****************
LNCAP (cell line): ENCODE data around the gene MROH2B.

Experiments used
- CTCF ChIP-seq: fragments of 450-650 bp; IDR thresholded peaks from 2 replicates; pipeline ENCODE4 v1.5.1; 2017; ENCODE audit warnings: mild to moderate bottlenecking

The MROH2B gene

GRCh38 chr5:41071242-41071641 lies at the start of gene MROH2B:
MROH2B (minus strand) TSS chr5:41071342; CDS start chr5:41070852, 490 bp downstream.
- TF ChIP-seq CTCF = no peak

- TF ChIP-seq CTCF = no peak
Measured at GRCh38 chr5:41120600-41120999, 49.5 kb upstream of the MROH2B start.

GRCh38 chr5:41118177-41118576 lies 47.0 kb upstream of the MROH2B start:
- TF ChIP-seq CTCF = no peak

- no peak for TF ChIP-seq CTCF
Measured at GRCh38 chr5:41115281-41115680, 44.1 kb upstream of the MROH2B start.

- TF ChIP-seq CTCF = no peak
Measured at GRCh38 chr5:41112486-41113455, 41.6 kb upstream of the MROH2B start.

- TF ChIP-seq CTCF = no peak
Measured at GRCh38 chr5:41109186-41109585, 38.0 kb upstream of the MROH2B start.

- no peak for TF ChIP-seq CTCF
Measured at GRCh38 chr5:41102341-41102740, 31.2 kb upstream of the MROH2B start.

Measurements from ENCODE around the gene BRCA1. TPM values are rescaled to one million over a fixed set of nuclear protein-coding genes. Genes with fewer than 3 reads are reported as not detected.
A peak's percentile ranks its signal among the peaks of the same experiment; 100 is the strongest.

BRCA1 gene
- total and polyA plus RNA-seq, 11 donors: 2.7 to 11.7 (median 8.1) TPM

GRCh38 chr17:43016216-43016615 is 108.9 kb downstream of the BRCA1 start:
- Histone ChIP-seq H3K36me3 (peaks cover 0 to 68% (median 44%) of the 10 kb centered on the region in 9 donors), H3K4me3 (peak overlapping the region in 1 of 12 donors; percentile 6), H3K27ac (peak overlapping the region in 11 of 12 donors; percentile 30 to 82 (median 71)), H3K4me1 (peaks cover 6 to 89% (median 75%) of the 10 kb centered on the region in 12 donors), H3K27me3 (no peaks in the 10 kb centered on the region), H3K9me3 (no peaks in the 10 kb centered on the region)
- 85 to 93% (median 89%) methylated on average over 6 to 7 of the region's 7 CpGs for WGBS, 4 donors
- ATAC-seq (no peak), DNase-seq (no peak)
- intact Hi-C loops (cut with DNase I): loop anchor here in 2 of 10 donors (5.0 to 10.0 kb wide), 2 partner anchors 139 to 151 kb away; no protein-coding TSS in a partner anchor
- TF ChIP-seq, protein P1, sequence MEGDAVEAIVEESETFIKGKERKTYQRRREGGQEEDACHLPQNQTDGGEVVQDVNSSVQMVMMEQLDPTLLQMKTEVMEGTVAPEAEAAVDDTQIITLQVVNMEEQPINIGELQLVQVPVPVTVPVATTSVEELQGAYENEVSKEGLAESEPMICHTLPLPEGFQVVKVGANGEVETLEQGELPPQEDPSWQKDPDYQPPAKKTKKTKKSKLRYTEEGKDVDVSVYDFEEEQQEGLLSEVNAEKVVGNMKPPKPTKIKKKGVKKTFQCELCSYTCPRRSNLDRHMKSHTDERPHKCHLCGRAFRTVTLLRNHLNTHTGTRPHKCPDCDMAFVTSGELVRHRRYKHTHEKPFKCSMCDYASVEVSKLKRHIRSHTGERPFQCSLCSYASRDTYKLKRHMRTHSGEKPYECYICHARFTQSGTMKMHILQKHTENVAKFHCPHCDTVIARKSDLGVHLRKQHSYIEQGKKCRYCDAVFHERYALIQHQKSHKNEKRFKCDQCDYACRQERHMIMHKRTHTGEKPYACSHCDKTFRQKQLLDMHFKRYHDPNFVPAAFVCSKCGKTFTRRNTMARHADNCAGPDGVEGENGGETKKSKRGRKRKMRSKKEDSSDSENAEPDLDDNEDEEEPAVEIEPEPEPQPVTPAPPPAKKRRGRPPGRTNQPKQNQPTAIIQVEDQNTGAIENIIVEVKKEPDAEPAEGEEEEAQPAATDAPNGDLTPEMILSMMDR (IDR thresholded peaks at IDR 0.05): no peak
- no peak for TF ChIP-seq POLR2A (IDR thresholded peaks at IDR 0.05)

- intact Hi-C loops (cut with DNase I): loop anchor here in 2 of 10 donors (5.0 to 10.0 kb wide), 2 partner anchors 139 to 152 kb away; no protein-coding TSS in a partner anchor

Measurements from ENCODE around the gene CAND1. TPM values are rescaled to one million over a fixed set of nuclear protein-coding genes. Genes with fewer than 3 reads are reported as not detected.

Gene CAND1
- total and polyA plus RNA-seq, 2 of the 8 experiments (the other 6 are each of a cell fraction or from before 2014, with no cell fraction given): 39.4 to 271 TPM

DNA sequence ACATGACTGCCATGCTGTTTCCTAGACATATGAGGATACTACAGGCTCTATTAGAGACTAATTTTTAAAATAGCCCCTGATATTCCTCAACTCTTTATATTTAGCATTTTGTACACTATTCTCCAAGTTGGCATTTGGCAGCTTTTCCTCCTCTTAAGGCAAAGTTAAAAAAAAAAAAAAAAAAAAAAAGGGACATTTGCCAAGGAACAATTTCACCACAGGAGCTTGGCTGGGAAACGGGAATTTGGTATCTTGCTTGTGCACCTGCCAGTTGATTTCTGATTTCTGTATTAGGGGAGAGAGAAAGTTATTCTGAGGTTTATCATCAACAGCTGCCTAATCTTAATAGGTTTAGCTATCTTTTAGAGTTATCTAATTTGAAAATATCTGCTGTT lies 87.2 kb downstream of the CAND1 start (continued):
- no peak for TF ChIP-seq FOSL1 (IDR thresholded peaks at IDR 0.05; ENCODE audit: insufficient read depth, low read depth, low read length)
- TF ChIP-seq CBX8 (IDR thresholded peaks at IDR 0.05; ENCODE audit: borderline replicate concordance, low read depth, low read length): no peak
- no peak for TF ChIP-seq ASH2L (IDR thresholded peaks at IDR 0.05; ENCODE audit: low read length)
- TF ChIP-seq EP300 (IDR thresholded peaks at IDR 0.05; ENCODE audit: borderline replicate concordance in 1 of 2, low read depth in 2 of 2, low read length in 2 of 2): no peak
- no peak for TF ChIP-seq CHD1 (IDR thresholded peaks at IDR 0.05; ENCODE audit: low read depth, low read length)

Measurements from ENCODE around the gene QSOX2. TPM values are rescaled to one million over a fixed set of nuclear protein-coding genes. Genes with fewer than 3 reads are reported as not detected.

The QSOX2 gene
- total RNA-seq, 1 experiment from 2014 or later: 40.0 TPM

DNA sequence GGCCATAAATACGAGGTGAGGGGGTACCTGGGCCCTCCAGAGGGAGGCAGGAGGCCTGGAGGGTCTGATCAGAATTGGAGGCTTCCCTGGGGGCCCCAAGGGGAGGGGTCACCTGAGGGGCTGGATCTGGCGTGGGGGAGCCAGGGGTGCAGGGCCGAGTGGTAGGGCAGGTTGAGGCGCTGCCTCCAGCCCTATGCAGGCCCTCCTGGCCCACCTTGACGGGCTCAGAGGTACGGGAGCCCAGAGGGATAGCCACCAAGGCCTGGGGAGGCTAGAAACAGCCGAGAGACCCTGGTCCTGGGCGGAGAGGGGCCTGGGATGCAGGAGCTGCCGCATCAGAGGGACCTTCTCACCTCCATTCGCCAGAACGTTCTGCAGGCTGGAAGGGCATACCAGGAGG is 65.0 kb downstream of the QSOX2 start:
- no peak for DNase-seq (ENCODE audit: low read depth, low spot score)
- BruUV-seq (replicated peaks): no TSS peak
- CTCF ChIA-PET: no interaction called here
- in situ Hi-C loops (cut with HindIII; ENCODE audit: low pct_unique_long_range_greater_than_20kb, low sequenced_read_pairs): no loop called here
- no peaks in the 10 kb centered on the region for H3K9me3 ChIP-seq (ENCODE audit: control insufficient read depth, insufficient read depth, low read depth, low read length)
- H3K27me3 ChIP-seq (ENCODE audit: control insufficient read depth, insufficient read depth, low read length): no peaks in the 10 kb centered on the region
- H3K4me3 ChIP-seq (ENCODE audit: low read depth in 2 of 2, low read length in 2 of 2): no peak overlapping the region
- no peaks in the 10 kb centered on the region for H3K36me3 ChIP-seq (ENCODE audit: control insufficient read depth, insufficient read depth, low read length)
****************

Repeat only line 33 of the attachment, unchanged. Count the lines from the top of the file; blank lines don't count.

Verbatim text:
Gene CAND1